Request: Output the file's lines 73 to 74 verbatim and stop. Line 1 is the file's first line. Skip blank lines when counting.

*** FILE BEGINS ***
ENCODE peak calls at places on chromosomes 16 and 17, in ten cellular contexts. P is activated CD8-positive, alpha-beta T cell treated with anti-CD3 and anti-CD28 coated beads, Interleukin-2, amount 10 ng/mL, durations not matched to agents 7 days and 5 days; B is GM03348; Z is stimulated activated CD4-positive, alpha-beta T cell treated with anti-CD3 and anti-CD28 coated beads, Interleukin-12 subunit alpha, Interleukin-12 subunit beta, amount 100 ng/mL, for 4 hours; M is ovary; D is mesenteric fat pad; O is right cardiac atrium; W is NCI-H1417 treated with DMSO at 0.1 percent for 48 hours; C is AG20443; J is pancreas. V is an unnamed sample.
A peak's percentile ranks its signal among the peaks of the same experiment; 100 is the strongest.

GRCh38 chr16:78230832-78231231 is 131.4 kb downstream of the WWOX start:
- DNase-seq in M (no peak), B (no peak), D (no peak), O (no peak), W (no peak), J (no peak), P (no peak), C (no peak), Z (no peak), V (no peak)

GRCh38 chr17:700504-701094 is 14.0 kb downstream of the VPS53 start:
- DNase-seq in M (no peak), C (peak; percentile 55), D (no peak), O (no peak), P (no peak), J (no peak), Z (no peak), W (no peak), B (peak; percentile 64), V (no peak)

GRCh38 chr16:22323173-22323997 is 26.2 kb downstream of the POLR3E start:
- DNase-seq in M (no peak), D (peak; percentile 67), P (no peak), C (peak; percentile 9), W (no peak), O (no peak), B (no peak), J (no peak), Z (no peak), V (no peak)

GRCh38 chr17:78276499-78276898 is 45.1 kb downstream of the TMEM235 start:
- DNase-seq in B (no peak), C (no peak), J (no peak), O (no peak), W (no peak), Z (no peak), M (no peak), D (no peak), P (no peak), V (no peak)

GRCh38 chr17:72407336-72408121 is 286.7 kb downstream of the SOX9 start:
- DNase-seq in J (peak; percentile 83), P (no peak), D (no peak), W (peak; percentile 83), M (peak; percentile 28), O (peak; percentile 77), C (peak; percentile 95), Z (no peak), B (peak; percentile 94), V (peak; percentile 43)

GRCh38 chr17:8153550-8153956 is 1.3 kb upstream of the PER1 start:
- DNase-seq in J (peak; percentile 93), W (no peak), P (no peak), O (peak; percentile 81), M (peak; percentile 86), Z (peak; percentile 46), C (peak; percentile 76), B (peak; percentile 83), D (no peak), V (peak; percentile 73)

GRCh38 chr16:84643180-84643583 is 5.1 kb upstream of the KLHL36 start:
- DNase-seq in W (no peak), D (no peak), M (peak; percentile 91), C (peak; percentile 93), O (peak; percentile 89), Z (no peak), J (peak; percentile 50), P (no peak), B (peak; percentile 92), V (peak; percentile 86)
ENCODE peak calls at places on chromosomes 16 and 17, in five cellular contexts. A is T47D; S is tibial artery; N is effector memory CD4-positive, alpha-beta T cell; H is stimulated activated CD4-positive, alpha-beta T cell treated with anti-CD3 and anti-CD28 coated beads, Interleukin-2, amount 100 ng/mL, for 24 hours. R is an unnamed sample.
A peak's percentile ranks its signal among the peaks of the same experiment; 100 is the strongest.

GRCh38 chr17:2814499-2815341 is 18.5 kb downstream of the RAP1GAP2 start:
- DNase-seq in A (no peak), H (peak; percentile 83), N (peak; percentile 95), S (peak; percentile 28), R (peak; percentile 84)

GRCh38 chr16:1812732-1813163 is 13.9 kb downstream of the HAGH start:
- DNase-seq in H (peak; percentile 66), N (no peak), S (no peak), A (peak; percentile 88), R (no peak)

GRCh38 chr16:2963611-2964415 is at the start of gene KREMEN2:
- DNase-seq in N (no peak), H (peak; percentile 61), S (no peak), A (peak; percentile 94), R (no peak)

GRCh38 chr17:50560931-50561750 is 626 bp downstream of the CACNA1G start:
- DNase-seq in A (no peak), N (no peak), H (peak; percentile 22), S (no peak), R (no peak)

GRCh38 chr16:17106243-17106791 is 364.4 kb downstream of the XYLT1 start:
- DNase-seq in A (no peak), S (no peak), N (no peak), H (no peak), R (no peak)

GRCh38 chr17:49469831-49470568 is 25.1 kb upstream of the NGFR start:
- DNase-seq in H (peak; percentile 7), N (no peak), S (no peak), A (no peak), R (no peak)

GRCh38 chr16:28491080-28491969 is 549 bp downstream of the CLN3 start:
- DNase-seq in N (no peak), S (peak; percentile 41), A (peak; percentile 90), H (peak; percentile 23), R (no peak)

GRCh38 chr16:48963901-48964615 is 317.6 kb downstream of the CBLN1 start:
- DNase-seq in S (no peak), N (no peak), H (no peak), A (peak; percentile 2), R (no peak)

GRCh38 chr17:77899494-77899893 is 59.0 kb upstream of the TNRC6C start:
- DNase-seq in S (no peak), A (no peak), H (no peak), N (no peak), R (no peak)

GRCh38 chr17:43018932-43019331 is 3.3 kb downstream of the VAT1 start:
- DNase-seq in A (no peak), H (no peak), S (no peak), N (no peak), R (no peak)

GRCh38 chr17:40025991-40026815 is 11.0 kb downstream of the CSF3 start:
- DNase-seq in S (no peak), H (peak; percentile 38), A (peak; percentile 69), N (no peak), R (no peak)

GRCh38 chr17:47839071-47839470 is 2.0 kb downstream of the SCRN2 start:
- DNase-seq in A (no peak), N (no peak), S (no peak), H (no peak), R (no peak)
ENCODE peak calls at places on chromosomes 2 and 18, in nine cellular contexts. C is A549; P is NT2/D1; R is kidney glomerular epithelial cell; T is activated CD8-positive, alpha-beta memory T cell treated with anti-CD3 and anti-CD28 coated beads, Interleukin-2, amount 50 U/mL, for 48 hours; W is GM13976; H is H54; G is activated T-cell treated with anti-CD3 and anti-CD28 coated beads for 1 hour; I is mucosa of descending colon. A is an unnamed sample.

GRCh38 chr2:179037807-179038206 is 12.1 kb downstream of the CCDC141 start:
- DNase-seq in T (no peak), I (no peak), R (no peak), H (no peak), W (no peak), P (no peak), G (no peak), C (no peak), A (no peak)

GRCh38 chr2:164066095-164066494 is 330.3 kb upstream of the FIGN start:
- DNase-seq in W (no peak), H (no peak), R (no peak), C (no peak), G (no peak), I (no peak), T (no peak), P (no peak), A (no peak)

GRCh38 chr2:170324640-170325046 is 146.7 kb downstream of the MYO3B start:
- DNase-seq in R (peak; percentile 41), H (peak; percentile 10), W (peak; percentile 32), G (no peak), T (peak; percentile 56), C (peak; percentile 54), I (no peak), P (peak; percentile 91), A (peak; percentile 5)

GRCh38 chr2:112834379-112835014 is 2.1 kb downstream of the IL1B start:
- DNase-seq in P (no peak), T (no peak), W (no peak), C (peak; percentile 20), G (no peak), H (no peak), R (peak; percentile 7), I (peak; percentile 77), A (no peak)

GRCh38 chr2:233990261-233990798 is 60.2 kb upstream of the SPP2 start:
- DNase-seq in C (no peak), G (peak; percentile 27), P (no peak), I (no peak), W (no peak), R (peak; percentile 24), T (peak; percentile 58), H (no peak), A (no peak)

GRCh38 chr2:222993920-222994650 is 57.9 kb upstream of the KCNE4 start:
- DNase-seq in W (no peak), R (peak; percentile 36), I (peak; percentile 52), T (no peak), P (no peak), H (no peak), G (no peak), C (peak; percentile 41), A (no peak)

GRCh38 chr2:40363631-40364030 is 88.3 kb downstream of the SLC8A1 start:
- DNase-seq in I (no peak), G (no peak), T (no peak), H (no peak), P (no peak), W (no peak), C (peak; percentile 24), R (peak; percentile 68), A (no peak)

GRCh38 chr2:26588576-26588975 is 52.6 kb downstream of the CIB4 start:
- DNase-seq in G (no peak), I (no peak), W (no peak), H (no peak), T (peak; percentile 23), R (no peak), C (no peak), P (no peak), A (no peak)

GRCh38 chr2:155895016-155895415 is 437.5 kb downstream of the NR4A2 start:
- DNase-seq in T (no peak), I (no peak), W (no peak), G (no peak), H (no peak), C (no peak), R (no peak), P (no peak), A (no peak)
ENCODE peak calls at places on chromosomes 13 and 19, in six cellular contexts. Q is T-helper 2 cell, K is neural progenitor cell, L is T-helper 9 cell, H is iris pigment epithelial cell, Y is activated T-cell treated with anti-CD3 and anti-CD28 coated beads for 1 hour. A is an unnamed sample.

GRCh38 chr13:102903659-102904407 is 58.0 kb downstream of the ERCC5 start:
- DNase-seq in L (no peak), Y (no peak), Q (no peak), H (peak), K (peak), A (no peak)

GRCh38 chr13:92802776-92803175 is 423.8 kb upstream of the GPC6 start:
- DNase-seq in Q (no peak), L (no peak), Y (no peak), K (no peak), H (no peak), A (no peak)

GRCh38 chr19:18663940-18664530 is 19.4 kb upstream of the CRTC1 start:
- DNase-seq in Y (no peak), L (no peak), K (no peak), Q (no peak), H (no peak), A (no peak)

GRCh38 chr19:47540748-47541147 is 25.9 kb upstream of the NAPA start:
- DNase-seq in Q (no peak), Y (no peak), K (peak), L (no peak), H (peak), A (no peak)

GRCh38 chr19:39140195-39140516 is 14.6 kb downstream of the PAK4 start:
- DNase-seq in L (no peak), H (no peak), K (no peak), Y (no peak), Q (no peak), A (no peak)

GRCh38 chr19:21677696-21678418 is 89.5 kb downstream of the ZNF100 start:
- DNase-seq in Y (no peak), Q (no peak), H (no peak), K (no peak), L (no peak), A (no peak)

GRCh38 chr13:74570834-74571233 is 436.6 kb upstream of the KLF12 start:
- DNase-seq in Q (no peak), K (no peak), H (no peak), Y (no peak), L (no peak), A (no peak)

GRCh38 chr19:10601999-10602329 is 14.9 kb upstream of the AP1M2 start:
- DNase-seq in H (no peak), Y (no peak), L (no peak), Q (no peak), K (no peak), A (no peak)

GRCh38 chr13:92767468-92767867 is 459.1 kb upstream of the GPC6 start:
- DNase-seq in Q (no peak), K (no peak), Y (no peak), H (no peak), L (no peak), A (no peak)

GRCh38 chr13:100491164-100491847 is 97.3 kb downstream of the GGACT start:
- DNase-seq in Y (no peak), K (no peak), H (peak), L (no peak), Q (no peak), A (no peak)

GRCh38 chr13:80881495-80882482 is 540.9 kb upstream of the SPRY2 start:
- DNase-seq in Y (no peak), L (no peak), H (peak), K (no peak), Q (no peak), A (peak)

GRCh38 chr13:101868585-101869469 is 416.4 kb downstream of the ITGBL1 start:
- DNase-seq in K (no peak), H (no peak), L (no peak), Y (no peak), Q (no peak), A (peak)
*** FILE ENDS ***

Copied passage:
GRCh38 chr19:21677696-21678418 is 89.5 kb downstream of the ZNF100 start:
- DNase-seq in Y (no peak), Q (no peak), H (no peak), K (no peak), L (no peak), A (no peak)